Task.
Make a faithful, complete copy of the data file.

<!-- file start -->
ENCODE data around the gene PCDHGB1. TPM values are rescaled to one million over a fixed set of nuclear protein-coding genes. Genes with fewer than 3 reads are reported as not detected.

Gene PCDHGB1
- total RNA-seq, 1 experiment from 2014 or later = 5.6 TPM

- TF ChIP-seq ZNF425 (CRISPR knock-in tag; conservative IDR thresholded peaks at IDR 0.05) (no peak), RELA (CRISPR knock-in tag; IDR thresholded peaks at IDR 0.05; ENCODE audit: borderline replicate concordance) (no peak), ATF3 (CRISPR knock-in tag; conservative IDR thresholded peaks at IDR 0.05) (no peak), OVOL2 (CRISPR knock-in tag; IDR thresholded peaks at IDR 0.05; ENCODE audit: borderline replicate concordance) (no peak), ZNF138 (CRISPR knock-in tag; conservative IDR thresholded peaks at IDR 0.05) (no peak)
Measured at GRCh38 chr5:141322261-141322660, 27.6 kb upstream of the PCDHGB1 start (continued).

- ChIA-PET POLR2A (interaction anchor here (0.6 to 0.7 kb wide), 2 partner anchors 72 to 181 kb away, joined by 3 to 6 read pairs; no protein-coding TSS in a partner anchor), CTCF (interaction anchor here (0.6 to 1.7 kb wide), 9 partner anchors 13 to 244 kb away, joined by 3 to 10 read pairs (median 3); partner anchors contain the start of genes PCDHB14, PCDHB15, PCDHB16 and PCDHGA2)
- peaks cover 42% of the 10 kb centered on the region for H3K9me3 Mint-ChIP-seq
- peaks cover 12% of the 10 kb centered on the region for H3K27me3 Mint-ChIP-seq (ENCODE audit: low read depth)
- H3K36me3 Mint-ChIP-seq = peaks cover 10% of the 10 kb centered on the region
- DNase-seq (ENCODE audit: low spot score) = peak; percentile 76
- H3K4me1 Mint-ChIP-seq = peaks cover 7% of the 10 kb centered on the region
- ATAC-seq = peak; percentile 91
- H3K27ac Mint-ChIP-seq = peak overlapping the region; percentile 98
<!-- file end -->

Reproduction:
ENCODE data around the gene PCDHGB1. TPM values are rescaled to one million over a fixed set of nuclear protein-coding genes. Genes with fewer than 3 reads are reported as not detected.

Gene PCDHGB1
- total RNA-seq, 1 experiment from 2014 or later = 5.6 TPM

- TF ChIP-seq ZNF425 (CRISPR knock-in tag; conservative IDR thresholded peaks at IDR 0.05) (no peak), RELA (CRISPR knock-in tag; IDR thresholded peaks at IDR 0.05; ENCODE audit: borderline replicate concordance) (no peak), ATF3 (CRISPR knock-in tag; conservative IDR thresholded peaks at IDR 0.05) (no peak), OVOL2 (CRISPR knock-in tag; IDR thresholded peaks at IDR 0.05; ENCODE audit: borderline replicate concordance) (no peak), ZNF138 (CRISPR knock-in tag; conservative IDR thresholded peaks at IDR 0.05) (no peak)
Measured at GRCh38 chr5:141322261-141322660, 27.6 kb upstream of the PCDHGB1 start (continued).

- ChIA-PET POLR2A (interaction anchor here (0.6 to 0.7 kb wide), 2 partner anchors 72 to 181 kb away, joined by 3 to 6 read pairs; no protein-coding TSS in a partner anchor), CTCF (interaction anchor here (0.6 to 1.7 kb wide), 9 partner anchors 13 to 244 kb away, joined by 3 to 10 read pairs (median 3); partner anchors contain the start of genes PCDHB14, PCDHB15, PCDHB16 and PCDHGA2)
- peaks cover 42% of the 10 kb centered on the region for H3K9me3 Mint-ChIP-seq
- peaks cover 12% of the 10 kb centered on the region for H3K27me3 Mint-ChIP-seq (ENCODE audit: low read depth)
- H3K36me3 Mint-ChIP-seq = peaks cover 10% of the 10 kb centered on the region
- DNase-seq (ENCODE audit: low spot score) = peak; percentile 76
- H3K4me1 Mint-ChIP-seq = peaks cover 7% of the 10 kb centered on the region
- ATAC-seq = peak; percentile 91
- H3K27ac Mint-ChIP-seq = peak overlapping the region; percentile 98